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<Note: this post will compete for the NESCent Blog Contest 2012>

All life on our planet began their incredible journeys from a single ancestral cell about three billion years ago. From this common origin, they live; they reproduce; and they evolve. Some of them stick to this single-celled form till now, yet many others chose another path: shifting from unicellularity to multicellularity. It is this crucial shift that led to the emergence of those endless forms of most beautiful and most wonderful, including our own species, Homo sapiens. Yet the impact of the evolution of multicellularity is far more than just about changing the life forms, a whole new level of biological complexity is achieved through this transition: cellular differentiation, cell-cell communication and cooperation, developmental regulation, etc. In contrast to such great importance, our current knowledge about the evolution of multicellular organisms is far from satisfactory, especially in terms of “how”, probably due to the lack of information about the intermediate forms and their habitat from fossil records. The recent study of Ratcliff et al point out an alternative way to solve this long-perplexing evolutionary mystery: studying the evolution of multicellularity by experiment.

In this study, they used budding yeast, Saccharomyces cerevisiae, as their model system for multi-generation culturing and selected for those individuals that settle faster than others from an isogenic S.cerevisiae population. Ten replicates were used and 60 transfers were carried out during this experiment. The underlying logic behind this design is that clustering individuals have a higher speed of settling in liquid than single cells, therefore such settling selection should favor the clustering phenotypes of S.cerevisiae, in other words, the multicellularity. Consistent with this expectation, they observed that all replicates were dominated by snowflake-like phenotypes consisting multiple aggregated cells. According to the calculation, the fitness of this clustering phenotype is 34% higher than the single-celled form, showing a substantial selection advantage.

The first important question with regard to multicellularity evolution is whether the aggregation of single cells occurs preferentially among genetically identical cells or the opposite. Theoretically, the mode of clustering genetically identical cells can avoid the potential conflict among different single cell members thus appears to be more likely to happen during the early stage of multicellularity evolution. A scrutiny of those snowflake-like clusters showed that they are exclusively formed by the adhesion of derived cells from successive cell divisions, thus confirmed the theoretical expectation. Also, such clustering phenotypes are fairly stable, even after the selection pressure was removed after 35 times of transfers, suggesting changes in genotypes are responsible for such phenotypic innovation.

Aside from the aggregation of single cells, within-cluster labor division is also a crucial step towards the evolution of multicellularity. In order reach higher fitness peak as a whole, different members within the multicellular cluster are expected to be specialized and undertake different functions. The cooperation among different members often requires the satisfaction of Hamilton’s rule (-C+rB>0, where C is the cost, B is the benefit and r is the relatedness) and the identical genetic background of all those members makes this possible by having the relatedness r=1. A typical collaboration will be that some members sacrifice their chance of reproduction through programmed cell death (apoptosis) to support their relatives (the exactly identical copies of them in this case) getting higher chance of survival and reproduction. In this study, the authors did observe such sacrifice and the corresponding smaller yet more “next-generation” clusters. The programmed cell death of some members led to the decreasing strength of their attachment with daughter cells thus helped the separation of newborn clusters from the parental ones.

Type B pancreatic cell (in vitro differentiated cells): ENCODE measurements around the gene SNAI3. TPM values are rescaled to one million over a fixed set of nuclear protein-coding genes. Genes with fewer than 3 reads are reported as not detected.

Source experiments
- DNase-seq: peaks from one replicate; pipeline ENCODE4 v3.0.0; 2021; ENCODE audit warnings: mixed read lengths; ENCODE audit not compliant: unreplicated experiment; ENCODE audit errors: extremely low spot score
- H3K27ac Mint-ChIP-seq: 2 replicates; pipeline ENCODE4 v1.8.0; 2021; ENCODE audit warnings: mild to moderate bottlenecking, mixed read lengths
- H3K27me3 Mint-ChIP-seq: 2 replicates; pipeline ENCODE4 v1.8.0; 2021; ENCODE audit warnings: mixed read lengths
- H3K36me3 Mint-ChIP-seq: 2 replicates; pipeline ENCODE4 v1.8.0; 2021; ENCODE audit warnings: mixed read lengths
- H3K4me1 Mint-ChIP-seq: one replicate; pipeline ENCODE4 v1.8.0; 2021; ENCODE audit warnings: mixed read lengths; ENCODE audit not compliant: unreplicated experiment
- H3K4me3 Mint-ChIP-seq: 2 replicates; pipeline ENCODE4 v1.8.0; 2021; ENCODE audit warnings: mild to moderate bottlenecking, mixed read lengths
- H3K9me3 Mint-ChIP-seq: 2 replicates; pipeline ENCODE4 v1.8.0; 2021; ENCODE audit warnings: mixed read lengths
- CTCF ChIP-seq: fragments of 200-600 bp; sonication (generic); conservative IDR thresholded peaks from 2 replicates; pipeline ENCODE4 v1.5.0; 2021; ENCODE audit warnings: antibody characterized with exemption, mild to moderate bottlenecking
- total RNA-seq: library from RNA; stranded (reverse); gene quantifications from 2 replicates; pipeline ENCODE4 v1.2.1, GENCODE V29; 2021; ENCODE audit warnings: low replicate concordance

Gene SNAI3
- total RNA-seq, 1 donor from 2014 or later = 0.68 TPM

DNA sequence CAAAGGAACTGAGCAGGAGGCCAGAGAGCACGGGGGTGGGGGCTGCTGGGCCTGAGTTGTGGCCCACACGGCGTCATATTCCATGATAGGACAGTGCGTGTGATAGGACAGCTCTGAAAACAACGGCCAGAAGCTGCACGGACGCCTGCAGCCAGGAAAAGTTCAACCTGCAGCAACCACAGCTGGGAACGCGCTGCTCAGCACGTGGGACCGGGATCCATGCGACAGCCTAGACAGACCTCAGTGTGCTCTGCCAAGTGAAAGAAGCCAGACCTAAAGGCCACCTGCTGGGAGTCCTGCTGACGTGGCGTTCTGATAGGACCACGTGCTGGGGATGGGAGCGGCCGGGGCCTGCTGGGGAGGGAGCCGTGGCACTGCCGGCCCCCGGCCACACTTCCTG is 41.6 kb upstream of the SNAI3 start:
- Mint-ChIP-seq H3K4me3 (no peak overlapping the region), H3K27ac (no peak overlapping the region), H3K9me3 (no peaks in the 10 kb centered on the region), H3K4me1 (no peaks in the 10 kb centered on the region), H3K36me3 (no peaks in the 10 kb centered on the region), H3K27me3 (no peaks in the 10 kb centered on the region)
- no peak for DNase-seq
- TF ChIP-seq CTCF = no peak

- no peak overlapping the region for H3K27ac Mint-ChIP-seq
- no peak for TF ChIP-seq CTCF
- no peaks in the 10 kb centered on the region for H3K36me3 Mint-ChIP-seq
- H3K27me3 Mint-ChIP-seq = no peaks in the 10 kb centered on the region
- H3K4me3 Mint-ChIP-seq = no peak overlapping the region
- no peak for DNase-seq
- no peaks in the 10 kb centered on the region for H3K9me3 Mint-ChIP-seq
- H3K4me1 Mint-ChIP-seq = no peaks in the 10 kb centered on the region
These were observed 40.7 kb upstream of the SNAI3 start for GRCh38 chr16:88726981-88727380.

As far as I am concerned, several remarks can be made for this interesting and important study. First, as mentioned above, I think this study revealed the considerable power of such long-term evolution experiments in exploring the mechanism of multicellularity evolution. Similar study in more organisms (e.g. green algae) with more realistic selection treatment (the choice of settling selection in this study is purely due to experimentally convenience as the authors acknowledged) is needed in future. Second, the evolution of multicellular S.cerevisae within just a couple of weeks suggested the evolution of multicellularity may be not that difficult and slow as what we thought before. This is consistent with our knowledge that multicellularity has independently evolved several times in different evolutionary lineages in history. Third, an interesting follow-up of this study will be using currently widely-available next-generation sequencing technique to identify genetic changes that associate with such unicellular to multicellular shift at the sequence level, which will greatly help to bridge the gap between micro- and macro-evolution with regard to the evolution of multicellularity.

References
WC Ratcliff WC, RF Denison, M Borrello, M Travisano. 2012. Experimental evolution of multicellularity. PNAS. doi: 10.1073/pnas.1115323109.

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